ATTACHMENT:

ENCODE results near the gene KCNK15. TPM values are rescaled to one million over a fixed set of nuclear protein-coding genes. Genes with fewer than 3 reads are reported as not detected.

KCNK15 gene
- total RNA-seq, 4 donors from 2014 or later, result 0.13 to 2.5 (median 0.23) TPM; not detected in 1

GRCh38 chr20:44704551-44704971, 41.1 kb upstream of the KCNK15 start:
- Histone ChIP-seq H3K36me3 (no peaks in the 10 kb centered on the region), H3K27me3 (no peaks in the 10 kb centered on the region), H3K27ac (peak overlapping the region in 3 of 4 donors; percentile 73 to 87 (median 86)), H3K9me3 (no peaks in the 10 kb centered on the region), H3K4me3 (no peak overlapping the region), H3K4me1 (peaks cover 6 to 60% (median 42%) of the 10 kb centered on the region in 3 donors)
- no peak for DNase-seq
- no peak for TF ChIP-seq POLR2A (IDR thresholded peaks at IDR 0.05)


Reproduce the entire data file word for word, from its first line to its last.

ENCODE results near the gene KCNK15. TPM values are rescaled to one million over a fixed set of nuclear protein-coding genes. Genes with fewer than 3 reads are reported as not detected.

KCNK15 gene
- total RNA-seq, 4 donors from 2014 or later, result 0.13 to 2.5 (median 0.23) TPM; not detected in 1

GRCh38 chr20:44704551-44704971, 41.1 kb upstream of the KCNK15 start:
- Histone ChIP-seq H3K36me3 (no peaks in the 10 kb centered on the region), H3K27me3 (no peaks in the 10 kb centered on the region), H3K27ac (peak overlapping the region in 3 of 4 donors; percentile 73 to 87 (median 86)), H3K9me3 (no peaks in the 10 kb centered on the region), H3K4me3 (no peak overlapping the region), H3K4me1 (peaks cover 6 to 60% (median 42%) of the 10 kb centered on the region in 3 donors)
- no peak for DNase-seq
- no peak for TF ChIP-seq POLR2A (IDR thresholded peaks at IDR 0.05)